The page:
10.                   $200

Marshall & Adams wooden works Empire, 1834-1836.  A 33-inch mahogany-veneered case with three period glasses, including an original cornice glass and a lovely, repainted tablet (probably by Lee Davis); this is one of my favorite tablets.  The veneer is excellent, the finish clean, and the tortoise shell columns are likely original.  The column capitals and plinths were repainted long ago. The dial is dark, as is common for dials from these makers, but clean and held in place by screws at the bottom; the hands are period and appropriate.  The 30-hour wooden movement was likely made by Jeromes & Darrow.  It will run for a few minutes and will strike, driven by two proper weights and regulated by a period embossed pendulum bob.  There is a battered and stained label on the backwall, noting that the clock was made in Seneca Falls, NY.  Seneca (later Seneca Falls) was founded around 1800 and a canal to allow boat travel between Seneca Lake and Cayuga Lake was completed in 1815 along the Seneca River.  The falls were formed by this canal, where previously rapids were found.  By 1828 the town was connected to the Erie Canal to the north; Seneca Falls was incorporated in 1831.  Chauncey Marshall arrived in 1828 and initially purchased a paper mill with two others; he sold out and formed a clock manufactory with Elmer Adams in 1834.  Both were Connecticut natives.  Marshall was the financier, Adams the clockmaker; Marshall left the firm in 1836, filed for bankruptcy a year later coincident with the panic of 1837, and committed suicide shortly thereafter.  Adams continued for a year and then filed for bankruptcy as well and skedaddled to Chillicothe OH to avoid creditors.  Marshall & Adams were prolific, making both wooden works and brass movement clocks in their few years. $200$300.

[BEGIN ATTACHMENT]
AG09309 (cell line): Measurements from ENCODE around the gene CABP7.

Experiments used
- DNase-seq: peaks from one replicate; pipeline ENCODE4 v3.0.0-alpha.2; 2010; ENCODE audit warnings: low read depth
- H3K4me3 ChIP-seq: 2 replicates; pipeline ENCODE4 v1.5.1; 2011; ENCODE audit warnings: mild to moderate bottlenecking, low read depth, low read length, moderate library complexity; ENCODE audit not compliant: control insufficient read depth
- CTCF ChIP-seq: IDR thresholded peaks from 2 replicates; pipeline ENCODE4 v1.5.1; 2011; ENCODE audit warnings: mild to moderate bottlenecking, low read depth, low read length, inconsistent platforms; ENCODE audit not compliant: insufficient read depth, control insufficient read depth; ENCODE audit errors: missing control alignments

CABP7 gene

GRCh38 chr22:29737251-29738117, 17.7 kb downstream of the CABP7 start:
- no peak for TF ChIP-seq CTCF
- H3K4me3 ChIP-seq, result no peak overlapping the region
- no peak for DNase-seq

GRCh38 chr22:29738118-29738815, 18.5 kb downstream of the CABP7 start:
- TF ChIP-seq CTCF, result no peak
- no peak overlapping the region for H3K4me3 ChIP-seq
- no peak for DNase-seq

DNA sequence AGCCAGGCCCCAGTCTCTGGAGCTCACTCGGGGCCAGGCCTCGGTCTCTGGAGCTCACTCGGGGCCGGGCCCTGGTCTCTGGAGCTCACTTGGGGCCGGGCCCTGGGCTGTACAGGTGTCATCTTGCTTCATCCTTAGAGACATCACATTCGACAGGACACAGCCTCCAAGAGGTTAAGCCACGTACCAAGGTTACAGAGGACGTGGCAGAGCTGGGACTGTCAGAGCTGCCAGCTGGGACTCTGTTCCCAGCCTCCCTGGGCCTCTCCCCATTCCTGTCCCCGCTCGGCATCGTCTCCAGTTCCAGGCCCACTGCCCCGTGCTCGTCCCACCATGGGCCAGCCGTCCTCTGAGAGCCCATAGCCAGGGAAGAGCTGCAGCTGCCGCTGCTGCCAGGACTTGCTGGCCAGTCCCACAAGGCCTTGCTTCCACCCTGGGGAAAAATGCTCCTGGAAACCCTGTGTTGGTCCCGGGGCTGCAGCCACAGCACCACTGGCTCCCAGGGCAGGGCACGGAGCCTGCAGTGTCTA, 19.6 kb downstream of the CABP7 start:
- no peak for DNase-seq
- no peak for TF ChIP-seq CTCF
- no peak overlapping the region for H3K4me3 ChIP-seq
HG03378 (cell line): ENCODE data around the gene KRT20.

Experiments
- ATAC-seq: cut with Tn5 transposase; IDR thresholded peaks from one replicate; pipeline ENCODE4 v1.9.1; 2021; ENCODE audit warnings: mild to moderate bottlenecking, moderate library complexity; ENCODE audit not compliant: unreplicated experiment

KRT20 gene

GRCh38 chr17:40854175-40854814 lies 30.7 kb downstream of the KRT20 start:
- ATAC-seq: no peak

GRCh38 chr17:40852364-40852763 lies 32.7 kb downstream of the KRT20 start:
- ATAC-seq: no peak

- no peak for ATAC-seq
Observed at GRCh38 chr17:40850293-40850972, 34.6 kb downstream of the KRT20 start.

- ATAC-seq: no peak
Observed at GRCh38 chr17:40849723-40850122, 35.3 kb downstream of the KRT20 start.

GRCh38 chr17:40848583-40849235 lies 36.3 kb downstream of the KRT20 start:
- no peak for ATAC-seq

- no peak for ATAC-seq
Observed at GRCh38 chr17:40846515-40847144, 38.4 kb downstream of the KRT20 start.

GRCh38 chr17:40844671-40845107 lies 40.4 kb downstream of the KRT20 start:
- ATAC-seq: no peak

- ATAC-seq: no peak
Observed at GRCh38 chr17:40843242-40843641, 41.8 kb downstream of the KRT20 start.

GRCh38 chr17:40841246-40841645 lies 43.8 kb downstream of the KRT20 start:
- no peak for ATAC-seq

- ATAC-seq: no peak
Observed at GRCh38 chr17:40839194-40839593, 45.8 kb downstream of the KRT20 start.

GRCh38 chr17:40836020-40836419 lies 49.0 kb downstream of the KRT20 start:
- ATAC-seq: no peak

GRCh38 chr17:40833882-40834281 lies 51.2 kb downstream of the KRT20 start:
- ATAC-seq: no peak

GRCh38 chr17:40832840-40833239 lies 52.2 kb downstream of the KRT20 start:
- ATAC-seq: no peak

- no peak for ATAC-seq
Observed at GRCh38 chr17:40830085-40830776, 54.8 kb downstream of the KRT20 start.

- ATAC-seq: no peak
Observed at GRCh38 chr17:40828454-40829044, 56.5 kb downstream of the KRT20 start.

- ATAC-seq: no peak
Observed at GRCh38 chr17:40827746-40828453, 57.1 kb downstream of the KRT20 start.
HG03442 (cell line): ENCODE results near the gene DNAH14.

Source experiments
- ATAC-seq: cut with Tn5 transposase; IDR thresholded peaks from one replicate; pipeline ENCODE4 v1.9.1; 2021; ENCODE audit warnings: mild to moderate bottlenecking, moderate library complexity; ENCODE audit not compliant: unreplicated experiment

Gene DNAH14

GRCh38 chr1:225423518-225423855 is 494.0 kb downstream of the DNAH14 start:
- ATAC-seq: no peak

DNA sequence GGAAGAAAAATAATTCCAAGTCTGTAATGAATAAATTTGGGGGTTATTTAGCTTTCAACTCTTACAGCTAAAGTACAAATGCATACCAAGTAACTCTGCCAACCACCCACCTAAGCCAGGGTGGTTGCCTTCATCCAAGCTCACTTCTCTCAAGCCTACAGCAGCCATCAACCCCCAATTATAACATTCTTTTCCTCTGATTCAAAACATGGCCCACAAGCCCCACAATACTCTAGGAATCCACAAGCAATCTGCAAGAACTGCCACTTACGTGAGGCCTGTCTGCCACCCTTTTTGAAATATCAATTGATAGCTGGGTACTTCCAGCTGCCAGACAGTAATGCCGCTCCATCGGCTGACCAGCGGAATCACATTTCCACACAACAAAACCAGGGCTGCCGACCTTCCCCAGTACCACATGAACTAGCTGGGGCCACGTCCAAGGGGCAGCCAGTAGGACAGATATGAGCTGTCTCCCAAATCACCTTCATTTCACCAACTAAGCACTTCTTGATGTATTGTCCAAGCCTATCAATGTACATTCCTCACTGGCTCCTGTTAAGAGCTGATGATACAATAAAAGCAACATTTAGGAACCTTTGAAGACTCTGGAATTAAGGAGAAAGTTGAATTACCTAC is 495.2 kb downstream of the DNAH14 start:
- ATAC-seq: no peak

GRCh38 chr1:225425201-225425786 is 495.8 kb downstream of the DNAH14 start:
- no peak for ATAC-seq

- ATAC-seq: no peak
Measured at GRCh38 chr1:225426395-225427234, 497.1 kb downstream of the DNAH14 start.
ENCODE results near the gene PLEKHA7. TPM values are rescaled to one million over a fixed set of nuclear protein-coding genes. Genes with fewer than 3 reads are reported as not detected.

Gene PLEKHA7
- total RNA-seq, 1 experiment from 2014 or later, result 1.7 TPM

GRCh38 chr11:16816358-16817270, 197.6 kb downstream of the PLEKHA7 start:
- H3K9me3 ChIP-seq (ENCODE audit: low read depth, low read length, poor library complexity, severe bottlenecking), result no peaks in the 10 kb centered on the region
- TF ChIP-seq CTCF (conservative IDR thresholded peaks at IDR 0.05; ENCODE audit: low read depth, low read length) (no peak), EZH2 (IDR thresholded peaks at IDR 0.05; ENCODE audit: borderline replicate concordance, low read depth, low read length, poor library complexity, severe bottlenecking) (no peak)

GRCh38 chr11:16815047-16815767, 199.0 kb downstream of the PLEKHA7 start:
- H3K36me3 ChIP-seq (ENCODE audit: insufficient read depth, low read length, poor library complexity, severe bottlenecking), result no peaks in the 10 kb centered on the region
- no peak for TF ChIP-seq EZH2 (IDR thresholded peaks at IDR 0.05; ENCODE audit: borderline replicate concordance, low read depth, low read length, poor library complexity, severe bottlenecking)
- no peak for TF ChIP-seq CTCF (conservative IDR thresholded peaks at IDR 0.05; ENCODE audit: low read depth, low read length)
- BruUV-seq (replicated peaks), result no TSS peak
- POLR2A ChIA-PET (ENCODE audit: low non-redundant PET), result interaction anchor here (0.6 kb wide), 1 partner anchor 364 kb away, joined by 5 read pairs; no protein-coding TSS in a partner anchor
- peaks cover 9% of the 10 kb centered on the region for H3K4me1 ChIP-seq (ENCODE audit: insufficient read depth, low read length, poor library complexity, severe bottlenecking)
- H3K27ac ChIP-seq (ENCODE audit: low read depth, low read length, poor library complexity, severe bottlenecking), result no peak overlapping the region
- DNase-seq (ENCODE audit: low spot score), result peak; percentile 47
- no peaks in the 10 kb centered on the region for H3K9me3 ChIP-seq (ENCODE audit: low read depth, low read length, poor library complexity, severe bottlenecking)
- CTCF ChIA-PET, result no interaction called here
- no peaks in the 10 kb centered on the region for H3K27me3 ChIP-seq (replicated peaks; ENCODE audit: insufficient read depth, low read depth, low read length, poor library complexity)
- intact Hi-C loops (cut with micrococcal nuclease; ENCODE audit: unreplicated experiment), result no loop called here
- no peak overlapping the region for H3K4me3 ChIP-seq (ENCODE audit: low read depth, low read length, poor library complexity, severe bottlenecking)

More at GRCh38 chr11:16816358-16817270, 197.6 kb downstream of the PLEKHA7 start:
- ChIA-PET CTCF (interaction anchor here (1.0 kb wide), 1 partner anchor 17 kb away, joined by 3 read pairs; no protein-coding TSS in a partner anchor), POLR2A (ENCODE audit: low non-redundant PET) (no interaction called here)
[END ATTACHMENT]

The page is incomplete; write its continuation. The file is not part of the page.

Thanks to Russ Oechsle (An Empire in Time) for much of the history cited here.


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Antique American Clocks                     JULY 2024

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